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Periodical article Periodical article Leiden University catalogue Leiden University catalogue WorldCat catalogue WorldCat
Title:Caste and Class in Historical North-West Ethiopia: The Beta Israel (Falasha) and Kemant, 1300-1900
Author:Quirin, James
Year:1998
Periodical:The Journal of African History
Volume:39
Issue:2
Pages:195-220
Language:English
Geographic term:Ethiopia
Subjects:social structure
Falasha
ethnicity
Religion and Witchcraft
History and Exploration
Peoples of Africa (Ethnic Groups)
External link:https://www.jstor.org/stable/183596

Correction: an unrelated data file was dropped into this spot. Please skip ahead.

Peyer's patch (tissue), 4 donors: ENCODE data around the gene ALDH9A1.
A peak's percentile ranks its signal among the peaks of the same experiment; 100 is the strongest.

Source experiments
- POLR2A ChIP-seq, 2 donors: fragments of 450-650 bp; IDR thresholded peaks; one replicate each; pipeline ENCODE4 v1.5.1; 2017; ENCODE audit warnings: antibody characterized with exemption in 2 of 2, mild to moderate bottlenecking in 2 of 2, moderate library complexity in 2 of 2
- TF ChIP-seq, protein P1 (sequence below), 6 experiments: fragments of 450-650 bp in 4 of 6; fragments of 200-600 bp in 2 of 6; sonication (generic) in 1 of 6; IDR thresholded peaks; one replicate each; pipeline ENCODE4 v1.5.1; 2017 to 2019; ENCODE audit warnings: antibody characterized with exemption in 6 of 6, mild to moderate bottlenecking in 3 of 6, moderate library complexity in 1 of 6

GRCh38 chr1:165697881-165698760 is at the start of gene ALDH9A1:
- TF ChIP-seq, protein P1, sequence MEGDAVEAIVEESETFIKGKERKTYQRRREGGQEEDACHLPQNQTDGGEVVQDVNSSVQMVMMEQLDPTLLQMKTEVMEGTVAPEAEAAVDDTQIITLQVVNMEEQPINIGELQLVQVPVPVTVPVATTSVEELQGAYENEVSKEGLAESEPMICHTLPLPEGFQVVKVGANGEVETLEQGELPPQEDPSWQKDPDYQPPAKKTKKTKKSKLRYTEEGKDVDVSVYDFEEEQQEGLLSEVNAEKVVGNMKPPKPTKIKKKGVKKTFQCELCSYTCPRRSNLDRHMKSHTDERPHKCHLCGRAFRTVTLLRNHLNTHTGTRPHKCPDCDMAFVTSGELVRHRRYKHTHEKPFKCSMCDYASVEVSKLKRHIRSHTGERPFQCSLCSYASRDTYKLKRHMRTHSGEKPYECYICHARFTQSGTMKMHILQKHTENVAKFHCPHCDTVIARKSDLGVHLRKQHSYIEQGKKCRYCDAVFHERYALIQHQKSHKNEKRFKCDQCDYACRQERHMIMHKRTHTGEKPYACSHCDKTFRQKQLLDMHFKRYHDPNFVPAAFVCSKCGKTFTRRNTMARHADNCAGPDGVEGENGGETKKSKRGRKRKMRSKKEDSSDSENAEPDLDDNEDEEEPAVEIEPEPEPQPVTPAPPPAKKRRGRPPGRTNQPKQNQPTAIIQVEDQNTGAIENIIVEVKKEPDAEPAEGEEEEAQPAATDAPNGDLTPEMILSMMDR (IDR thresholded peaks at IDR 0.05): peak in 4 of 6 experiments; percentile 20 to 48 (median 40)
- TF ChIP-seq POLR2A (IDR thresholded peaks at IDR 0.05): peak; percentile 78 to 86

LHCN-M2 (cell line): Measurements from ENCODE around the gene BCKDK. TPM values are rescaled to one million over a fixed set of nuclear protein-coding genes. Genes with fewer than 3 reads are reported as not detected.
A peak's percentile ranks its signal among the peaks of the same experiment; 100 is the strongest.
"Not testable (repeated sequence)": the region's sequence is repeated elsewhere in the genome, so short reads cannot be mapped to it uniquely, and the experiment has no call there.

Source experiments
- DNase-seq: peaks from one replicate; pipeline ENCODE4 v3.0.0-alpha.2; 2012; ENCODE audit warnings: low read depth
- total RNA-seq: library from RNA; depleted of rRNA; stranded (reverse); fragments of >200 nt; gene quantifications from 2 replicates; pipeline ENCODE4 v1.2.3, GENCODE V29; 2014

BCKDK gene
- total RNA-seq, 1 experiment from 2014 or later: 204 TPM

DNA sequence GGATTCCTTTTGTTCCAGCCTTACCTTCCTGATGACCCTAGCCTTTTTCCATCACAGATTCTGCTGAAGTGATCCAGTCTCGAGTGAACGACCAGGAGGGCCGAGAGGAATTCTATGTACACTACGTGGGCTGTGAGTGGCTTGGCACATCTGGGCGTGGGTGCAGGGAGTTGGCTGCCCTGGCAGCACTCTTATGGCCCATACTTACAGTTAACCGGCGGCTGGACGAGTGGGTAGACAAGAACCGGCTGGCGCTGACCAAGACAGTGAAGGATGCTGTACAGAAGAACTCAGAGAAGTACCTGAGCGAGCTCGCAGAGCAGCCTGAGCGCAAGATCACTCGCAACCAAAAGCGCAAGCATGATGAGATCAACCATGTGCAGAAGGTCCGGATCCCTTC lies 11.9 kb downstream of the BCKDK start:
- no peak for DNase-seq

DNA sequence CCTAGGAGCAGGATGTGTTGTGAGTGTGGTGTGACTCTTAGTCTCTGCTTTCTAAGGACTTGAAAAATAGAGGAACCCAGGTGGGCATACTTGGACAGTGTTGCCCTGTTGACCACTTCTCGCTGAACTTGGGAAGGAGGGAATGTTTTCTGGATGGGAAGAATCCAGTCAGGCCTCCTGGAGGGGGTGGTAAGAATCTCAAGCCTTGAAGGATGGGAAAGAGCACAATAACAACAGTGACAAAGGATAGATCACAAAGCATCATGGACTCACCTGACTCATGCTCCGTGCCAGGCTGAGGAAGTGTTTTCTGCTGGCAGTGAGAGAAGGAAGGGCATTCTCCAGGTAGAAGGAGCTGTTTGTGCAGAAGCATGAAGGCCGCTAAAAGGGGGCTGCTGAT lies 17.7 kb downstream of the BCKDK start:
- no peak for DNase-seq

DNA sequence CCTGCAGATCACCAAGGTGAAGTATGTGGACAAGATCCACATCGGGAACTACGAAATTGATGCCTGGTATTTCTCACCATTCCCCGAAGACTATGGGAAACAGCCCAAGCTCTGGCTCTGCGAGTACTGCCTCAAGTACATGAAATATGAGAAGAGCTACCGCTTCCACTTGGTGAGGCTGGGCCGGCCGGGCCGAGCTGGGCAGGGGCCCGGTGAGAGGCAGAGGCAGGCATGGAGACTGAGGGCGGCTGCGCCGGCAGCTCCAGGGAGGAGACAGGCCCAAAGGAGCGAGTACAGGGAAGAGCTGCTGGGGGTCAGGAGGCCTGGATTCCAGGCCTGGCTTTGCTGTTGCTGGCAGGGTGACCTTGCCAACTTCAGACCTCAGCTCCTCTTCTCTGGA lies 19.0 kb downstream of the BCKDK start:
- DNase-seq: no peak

Abstract:This article compares the histories of two small groups in northwestern Ethiopia between about 1300 and 1900. It explores the development of separate identities by the Beta Israel (Falasha) and the Kemant peoples from an original common Agaw-speaking base during three periods in the history of Ethiopia: the centralizing State to 1632; the urban-centred State, 1632-1755; and the regionalized but re-centralizing State, 1755-1900. The author argues that the key variable in explaining the historical development of these two groups was their differential relationship to the Ethiopian State. During this six hundred year period, Beta Israel resisted conquest, were partially incorporated into the broader society, but ultimately maintained a high degree of social separation in an essentially caste relationship with the dominant society and State. In contrast, the Kemant did not resist the original royal incursion into the region beginning in the 14th century. Unlike the Beta Israel, they tried to maintain their identity through a process of accommodation and withdrawal up to the mid-19th century. Beginning in the late 19th century, however, their society has experienced strong pressures from the dominant society and State, leading to the loss of their cultural distinctiveness and their incorporation into the overall class system of the region. Notes, ref., sum.
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